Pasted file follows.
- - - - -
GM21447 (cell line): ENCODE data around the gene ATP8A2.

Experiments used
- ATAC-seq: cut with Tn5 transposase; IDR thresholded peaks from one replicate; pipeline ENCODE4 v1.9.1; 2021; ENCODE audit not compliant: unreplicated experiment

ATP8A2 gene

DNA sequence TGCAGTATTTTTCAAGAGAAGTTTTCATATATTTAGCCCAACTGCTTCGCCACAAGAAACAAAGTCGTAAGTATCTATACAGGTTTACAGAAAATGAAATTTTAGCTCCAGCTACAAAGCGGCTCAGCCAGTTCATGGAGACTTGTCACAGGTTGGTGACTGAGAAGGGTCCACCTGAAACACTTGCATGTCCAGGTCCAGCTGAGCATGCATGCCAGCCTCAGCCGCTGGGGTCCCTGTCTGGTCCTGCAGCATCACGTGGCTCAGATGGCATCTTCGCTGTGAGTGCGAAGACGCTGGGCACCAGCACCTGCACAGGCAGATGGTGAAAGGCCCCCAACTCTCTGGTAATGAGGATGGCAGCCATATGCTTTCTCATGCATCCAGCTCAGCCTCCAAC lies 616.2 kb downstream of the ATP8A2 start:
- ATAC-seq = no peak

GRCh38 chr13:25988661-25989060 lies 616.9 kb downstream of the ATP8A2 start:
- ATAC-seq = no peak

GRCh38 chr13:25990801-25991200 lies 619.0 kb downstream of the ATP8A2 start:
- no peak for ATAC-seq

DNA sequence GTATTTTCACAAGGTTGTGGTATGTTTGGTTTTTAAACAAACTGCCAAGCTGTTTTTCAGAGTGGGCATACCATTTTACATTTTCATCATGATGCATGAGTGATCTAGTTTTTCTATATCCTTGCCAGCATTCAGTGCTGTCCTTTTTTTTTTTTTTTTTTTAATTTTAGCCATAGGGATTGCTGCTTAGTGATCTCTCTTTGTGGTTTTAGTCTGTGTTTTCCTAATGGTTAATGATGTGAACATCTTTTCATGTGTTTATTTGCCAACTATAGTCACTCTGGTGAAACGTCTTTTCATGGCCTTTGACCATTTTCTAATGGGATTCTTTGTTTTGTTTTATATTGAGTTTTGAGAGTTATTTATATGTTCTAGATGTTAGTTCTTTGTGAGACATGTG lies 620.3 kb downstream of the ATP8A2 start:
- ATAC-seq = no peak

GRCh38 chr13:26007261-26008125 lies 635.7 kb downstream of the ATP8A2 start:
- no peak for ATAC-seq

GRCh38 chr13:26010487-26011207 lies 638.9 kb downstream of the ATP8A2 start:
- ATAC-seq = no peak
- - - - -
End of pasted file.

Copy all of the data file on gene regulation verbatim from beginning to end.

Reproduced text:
GM21447 (cell line): ENCODE data around the gene ATP8A2.

Experiments used
- ATAC-seq: cut with Tn5 transposase; IDR thresholded peaks from one replicate; pipeline ENCODE4 v1.9.1; 2021; ENCODE audit not compliant: unreplicated experiment

ATP8A2 gene

DNA sequence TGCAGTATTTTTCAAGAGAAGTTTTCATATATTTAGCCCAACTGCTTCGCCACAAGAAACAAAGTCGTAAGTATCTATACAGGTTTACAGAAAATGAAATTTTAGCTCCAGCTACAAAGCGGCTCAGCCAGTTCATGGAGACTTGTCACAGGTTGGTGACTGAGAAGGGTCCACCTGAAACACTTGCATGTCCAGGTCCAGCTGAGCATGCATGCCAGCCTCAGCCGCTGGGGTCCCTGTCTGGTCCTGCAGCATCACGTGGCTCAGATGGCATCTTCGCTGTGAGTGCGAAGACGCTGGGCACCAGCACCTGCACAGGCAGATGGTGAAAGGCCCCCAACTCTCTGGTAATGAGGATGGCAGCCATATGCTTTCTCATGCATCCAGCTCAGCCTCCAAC lies 616.2 kb downstream of the ATP8A2 start:
- ATAC-seq = no peak

GRCh38 chr13:25988661-25989060 lies 616.9 kb downstream of the ATP8A2 start:
- ATAC-seq = no peak

GRCh38 chr13:25990801-25991200 lies 619.0 kb downstream of the ATP8A2 start:
- no peak for ATAC-seq

DNA sequence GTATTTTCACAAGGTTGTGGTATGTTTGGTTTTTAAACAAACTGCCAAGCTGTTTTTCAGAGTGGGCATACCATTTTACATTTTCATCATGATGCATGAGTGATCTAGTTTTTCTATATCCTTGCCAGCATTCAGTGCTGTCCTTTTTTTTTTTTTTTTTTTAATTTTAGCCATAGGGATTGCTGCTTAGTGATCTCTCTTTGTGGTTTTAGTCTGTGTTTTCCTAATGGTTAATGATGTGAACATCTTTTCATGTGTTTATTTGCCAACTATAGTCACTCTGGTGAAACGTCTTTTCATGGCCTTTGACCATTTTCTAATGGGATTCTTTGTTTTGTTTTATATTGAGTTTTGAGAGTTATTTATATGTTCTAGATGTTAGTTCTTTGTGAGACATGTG lies 620.3 kb downstream of the ATP8A2 start:
- ATAC-seq = no peak

GRCh38 chr13:26007261-26008125 lies 635.7 kb downstream of the ATP8A2 start:
- no peak for ATAC-seq

GRCh38 chr13:26010487-26011207 lies 638.9 kb downstream of the ATP8A2 start:
- ATAC-seq = no peak